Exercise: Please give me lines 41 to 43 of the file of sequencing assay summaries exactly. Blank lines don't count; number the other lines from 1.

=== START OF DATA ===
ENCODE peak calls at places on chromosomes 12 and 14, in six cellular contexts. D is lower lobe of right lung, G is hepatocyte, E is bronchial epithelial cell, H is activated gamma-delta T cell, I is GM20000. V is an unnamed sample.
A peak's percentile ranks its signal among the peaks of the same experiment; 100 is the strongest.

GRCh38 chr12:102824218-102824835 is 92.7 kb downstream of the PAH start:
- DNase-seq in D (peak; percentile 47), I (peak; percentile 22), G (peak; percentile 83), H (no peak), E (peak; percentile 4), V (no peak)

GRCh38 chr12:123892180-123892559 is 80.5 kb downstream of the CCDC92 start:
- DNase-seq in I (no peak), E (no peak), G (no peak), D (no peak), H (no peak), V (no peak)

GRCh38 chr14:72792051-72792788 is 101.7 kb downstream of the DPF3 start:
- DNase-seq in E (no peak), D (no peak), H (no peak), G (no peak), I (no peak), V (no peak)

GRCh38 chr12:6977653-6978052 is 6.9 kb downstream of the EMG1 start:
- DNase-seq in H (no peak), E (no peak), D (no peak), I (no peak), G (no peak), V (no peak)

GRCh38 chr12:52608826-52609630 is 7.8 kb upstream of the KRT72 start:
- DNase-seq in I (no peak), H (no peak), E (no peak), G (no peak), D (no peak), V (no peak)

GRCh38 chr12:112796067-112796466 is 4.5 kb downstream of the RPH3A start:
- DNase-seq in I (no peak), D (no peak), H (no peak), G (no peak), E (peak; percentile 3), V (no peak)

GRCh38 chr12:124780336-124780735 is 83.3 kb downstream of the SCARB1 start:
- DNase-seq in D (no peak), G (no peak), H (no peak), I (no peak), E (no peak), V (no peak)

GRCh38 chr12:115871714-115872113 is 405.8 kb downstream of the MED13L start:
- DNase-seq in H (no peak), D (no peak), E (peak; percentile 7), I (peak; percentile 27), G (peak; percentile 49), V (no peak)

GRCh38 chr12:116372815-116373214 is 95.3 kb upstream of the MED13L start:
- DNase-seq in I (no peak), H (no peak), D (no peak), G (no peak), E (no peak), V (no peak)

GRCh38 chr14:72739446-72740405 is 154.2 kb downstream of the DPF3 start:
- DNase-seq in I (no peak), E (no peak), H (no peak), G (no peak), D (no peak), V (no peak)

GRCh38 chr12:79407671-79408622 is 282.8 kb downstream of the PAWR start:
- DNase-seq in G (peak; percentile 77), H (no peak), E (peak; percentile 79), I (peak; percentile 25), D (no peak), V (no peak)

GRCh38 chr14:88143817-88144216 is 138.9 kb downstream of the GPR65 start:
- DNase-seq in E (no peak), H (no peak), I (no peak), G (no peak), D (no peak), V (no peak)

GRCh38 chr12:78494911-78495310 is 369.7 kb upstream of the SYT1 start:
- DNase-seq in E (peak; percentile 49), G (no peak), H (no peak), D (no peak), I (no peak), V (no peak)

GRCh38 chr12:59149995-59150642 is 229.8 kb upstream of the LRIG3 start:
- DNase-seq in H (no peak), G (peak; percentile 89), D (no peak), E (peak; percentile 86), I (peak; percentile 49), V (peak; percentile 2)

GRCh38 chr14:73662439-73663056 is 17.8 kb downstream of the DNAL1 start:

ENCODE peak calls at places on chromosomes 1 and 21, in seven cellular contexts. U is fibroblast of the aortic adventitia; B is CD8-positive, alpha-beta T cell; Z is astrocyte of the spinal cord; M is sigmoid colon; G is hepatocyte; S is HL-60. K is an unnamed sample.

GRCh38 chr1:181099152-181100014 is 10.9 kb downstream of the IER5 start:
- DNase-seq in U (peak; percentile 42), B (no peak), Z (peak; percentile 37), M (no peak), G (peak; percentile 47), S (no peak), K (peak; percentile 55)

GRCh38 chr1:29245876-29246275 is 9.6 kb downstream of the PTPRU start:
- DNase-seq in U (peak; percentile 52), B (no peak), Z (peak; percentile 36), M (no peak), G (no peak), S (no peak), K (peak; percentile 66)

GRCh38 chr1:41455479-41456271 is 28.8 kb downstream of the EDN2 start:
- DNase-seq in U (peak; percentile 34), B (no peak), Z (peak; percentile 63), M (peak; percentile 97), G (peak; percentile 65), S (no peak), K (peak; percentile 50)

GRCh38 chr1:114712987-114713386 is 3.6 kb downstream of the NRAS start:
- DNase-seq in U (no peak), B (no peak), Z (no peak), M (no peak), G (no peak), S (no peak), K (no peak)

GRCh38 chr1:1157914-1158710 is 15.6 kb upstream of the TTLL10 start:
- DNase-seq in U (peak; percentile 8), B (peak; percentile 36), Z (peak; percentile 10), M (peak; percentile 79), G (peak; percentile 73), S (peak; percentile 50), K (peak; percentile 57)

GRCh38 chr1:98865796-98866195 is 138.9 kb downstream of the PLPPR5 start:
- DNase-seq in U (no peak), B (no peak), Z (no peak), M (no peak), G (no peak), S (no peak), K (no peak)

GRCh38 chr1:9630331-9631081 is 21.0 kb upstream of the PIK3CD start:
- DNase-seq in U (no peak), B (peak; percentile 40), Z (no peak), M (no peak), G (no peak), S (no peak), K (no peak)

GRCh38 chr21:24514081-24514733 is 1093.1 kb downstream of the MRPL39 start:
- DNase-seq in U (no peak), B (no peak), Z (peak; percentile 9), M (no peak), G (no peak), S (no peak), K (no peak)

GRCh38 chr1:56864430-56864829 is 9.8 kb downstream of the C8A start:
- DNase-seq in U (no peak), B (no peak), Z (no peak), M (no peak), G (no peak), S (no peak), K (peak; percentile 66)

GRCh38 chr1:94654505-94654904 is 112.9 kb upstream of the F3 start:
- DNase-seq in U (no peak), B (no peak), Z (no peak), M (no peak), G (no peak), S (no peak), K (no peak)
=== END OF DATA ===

GRCh38 chr1:1157914-1158710 is 15.6 kb upstream of the TTLL10 start:
- DNase-seq in U (peak; percentile 8), B (peak; percentile 36), Z (peak; percentile 10), M (peak; percentile 79), G (peak; percentile 73), S (peak; percentile 50), K (peak; percentile 57)

GRCh38 chr1:98865796-98866195 is 138.9 kb downstream of the PLPPR5 start: